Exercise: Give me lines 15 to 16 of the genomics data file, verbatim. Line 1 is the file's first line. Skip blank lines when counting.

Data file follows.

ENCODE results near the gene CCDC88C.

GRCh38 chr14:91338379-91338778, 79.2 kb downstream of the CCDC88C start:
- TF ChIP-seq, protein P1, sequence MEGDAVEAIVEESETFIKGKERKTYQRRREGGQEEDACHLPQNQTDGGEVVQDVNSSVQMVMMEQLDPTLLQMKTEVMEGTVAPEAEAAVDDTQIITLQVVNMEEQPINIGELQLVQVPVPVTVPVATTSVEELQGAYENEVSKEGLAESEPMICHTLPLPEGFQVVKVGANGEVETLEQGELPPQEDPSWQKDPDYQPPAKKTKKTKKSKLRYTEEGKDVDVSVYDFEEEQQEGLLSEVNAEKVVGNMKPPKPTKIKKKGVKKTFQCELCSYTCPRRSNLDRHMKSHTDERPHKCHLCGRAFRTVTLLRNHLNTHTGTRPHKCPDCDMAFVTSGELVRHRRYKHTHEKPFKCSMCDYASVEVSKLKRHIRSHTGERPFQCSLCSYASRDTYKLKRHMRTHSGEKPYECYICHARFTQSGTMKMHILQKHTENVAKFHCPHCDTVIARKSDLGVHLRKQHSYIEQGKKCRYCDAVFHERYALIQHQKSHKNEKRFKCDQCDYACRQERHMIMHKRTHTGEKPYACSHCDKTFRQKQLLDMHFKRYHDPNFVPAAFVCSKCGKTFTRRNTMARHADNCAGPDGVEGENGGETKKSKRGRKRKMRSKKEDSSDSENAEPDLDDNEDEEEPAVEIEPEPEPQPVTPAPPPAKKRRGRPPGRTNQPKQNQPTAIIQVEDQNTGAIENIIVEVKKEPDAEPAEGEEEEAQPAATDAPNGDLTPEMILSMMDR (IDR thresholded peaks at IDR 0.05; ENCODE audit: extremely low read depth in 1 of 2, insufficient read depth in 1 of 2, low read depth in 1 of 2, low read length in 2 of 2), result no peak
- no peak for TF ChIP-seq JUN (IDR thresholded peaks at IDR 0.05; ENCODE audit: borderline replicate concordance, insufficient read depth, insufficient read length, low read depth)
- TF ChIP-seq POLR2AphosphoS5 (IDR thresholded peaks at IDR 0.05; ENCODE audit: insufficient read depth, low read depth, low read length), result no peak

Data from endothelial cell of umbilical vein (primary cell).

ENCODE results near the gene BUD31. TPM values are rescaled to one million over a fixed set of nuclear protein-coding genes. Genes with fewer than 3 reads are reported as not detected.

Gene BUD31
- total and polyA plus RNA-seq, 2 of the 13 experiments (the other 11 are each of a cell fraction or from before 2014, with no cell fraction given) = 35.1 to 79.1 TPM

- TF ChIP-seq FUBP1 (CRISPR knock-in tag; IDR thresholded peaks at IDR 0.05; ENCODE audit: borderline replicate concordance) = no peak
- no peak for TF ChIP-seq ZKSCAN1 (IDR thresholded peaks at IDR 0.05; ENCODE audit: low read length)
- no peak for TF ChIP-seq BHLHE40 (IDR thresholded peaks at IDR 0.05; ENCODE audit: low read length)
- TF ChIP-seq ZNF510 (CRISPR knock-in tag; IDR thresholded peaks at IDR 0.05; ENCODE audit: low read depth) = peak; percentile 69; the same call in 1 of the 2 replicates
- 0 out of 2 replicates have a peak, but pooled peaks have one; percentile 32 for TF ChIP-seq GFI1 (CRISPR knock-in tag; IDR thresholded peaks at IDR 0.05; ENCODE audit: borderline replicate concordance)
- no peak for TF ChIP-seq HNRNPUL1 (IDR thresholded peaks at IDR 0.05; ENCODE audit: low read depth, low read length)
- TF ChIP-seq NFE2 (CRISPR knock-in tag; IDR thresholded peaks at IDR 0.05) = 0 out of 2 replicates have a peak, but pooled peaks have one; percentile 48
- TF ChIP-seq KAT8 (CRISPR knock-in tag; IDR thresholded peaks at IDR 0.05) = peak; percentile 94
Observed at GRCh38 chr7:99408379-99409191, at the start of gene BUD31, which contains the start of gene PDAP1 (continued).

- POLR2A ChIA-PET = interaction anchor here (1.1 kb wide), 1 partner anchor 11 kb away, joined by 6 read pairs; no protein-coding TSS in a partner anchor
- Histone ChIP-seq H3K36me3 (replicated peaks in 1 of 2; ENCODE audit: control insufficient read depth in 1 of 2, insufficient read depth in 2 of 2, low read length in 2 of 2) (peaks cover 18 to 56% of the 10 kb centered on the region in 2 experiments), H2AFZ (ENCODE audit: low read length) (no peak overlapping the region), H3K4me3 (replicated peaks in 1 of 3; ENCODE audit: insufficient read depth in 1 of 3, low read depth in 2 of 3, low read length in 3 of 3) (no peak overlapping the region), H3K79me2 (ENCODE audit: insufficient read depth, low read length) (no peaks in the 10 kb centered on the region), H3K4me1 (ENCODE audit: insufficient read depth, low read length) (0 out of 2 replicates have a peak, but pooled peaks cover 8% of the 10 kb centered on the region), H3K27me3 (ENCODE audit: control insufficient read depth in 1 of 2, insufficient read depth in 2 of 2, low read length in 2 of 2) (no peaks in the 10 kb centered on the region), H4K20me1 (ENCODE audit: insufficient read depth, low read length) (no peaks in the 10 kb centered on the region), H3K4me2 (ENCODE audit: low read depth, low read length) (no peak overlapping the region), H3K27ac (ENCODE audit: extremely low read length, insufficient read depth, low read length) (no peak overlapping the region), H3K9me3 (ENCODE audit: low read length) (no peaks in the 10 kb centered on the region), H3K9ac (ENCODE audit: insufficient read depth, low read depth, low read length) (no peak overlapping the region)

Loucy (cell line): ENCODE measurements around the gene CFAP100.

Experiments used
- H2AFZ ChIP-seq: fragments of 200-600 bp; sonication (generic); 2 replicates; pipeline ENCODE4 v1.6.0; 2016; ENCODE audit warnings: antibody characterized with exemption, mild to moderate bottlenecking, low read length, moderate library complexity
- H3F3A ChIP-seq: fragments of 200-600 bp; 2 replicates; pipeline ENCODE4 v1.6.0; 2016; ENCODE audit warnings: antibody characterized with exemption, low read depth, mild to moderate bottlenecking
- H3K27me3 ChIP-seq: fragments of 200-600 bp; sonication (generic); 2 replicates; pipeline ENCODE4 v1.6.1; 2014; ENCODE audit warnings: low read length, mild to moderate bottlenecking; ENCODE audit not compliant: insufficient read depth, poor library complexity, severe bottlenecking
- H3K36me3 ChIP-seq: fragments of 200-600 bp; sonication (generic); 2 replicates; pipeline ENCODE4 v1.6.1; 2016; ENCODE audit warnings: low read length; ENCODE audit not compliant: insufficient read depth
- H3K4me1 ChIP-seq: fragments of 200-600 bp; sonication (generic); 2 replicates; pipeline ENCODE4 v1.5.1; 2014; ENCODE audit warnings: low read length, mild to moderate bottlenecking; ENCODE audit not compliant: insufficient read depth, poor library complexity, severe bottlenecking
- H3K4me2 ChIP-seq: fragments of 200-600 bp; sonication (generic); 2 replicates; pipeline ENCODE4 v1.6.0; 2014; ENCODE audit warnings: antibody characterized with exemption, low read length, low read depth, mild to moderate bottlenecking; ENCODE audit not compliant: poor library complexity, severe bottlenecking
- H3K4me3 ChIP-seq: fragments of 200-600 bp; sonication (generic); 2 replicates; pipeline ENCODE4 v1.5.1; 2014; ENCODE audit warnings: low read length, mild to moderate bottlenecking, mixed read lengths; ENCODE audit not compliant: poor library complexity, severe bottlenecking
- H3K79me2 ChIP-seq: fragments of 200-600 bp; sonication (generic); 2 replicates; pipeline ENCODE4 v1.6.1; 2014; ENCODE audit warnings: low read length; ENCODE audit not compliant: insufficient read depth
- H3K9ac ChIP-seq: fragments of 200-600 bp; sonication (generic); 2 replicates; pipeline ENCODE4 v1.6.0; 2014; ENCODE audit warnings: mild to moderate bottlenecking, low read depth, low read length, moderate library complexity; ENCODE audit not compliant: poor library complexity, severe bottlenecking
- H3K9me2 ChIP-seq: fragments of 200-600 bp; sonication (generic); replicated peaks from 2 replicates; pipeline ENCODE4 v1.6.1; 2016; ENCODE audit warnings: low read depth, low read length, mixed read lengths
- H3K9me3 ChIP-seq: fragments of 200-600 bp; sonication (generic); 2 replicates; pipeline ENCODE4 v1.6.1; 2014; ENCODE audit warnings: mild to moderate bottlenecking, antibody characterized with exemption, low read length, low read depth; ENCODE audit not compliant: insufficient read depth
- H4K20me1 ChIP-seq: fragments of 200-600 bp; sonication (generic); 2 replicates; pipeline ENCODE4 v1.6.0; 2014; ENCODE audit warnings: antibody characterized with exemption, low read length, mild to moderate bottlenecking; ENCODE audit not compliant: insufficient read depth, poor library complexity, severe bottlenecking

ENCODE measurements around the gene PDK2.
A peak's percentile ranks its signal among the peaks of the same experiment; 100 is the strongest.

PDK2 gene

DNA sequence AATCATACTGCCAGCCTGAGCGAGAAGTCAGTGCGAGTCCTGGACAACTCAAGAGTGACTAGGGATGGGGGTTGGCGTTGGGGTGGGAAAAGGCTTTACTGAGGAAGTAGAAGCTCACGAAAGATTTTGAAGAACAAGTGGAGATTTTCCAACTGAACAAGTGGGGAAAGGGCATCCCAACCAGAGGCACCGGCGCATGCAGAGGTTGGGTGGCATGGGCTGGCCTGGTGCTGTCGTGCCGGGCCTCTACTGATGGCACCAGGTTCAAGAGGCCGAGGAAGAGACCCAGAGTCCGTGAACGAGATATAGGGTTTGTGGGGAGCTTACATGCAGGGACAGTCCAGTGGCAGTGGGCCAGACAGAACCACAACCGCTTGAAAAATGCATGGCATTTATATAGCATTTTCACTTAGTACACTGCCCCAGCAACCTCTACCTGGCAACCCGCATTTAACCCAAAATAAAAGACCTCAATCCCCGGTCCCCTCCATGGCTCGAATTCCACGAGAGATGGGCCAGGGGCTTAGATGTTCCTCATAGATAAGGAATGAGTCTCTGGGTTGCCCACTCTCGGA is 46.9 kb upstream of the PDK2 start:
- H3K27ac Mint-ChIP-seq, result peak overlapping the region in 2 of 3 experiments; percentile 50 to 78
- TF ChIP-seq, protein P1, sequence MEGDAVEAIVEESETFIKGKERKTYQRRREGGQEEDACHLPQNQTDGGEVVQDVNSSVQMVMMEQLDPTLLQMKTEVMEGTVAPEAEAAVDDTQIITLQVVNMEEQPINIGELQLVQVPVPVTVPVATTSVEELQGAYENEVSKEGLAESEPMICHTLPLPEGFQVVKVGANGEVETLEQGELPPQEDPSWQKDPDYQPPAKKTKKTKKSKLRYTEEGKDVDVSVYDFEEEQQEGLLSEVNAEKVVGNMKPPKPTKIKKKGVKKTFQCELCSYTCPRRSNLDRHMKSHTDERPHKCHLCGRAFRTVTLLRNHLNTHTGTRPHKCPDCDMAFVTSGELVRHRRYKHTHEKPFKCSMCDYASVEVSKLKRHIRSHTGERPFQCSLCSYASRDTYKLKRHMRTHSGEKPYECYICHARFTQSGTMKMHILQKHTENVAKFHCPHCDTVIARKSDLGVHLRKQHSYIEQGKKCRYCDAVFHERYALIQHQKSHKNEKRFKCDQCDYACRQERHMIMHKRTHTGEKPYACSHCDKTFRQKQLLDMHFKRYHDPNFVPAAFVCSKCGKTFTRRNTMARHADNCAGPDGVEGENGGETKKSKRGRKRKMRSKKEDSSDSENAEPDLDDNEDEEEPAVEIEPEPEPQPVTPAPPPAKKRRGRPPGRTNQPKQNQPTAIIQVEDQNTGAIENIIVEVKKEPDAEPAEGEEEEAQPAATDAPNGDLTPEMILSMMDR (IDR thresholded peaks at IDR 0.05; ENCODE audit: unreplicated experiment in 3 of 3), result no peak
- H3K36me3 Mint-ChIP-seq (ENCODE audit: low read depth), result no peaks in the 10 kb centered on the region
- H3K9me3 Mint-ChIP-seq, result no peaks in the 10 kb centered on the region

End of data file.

- no peak for TF ChIP-seq HNRNPUL1 (IDR thresholded peaks at IDR 0.05; ENCODE audit: low read depth, low read length)
- TF ChIP-seq NFE2 (CRISPR knock-in tag; IDR thresholded peaks at IDR 0.05) = 0 out of 2 replicates have a peak, but pooled peaks have one; percentile 48